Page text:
The Myth of the "Virtuous" Woman: Misogyny in Translation

   Concerning the "Proverbs 31 Woman," the Hebrew text (TR/RT) paints a very different picture of who this woman is than English translations do. 
   She (the Proverbs-31-Woman and, by extension, all women) is very much a victim of gender-biased-English-translation-theology. And while most translators, today, know better; they continue to portray her as less than she is by mistranslating and/or loading the language. 
    Who can find a woman of chayil [valor] for her price is far above rubies[1] 

Proverbs 31:10

[1] Chayil H2428 means: Valor, Strength, or Might. The word chayil is mistranslated as “virtuous” only three times in the Hebrew text; each of these mistranslations is deliberate due to translator bias against women—misogyny—and not in just ancient translations. Modern translators continue to add to and take away from the Word of God in respect to the word, chayil, but only when it is associated with women. Other than misogyny, there is no lingual or textual reason to translate the Hebrew word, Chayil, as virtuous. The woman of chayil, is a woman of strength and valor.

...  Woman this is WAR! Gender Slavery and the Evangelical Caste System examines Bible commentary and translation practices which have historically been androcentric (male centered) and even misogynistic (anti-woman). These have adversely effected understanding of the scriptures, relations between women and men, the happiness of men and women, and, in general, has hindered the work of the gospel, by forbidding women to preach, pastor, or serve as elders or deacons. The book chronicles the early history of the women's rights movements, as well as the role of church leadership in aggressively suppressing both women's rights and the historical record of Christian initiatives within the movements. Through the complementarian movement, many of the same arguments used to support the institution of slavery, are still used today in suppressing the rights of Christian women. This book documents identical arguments used by Christian leaders against both movements and is an unparalleled resource for all who desire an in-depth study of gender equality from a Christian perspective. The history of women’s rights is traced back [much further than usual] to the very first feminists…who were Christians—godly women, who brought the issue of women's rights to the forefront as they struggled to alleviate the suffering of others, and found they were hindered in doing so for no other reason than the fact of their sex. This work, provides valuable historical insight into Christian initiatives in the movements for women’s rights, that are rarely included in Christian literature.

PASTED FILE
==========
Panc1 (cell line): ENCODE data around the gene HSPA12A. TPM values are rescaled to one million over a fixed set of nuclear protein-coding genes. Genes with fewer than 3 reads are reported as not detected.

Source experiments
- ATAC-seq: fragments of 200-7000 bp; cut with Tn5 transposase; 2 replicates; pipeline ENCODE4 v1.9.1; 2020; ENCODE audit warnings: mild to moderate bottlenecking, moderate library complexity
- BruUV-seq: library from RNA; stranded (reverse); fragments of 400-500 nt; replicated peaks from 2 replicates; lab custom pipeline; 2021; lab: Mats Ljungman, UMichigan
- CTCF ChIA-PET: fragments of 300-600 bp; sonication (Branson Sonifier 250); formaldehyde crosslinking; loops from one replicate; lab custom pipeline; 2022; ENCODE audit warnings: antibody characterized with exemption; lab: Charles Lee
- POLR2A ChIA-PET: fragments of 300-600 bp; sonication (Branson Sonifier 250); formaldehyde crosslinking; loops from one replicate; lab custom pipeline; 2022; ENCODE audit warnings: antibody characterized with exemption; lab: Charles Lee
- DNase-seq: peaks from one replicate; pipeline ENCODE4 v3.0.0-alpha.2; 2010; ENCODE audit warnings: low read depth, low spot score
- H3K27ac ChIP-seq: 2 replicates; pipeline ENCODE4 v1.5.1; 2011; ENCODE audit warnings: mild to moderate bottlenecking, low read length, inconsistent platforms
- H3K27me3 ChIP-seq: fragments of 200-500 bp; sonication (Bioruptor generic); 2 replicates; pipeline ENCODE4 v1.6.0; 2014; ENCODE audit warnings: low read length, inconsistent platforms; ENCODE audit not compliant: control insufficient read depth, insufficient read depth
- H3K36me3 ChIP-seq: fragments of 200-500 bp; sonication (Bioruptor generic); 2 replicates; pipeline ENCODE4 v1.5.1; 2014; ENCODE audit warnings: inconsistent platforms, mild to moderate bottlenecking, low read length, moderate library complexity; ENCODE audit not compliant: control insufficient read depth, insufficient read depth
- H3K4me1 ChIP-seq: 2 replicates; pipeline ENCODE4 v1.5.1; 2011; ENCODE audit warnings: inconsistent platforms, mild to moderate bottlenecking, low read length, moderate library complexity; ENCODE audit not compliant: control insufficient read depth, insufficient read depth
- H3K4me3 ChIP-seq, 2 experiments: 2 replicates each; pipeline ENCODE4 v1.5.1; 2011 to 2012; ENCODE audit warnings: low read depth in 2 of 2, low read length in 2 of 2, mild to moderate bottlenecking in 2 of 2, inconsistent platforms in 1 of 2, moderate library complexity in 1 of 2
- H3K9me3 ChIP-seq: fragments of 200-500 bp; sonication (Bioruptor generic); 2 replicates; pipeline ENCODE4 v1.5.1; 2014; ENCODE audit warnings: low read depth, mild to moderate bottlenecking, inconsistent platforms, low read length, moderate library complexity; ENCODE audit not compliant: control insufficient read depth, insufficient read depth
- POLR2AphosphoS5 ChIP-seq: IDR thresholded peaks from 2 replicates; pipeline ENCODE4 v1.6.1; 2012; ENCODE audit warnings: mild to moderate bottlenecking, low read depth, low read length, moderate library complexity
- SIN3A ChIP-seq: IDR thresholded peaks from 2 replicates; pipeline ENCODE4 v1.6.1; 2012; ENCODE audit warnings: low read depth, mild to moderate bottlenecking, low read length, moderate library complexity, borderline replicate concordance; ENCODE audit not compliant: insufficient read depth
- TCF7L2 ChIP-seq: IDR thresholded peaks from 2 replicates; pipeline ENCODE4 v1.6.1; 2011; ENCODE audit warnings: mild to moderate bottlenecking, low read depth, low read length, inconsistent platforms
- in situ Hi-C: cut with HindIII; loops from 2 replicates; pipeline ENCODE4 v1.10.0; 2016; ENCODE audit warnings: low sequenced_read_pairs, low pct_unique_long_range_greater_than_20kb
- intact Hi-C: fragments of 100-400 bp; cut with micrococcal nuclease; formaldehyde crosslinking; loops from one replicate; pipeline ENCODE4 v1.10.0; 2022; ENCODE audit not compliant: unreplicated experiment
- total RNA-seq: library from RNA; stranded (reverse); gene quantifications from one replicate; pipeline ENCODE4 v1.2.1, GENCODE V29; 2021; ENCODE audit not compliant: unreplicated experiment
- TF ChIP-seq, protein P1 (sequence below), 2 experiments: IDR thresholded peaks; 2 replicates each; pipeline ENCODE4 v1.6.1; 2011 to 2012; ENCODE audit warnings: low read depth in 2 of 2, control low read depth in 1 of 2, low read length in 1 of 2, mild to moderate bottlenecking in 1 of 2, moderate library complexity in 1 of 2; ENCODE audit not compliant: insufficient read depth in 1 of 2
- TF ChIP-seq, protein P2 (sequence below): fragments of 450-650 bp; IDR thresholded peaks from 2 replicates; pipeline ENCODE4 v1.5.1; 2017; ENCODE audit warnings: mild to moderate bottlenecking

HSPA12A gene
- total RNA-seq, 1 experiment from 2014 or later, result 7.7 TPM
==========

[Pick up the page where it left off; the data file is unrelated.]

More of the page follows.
No comments:

Post a Comment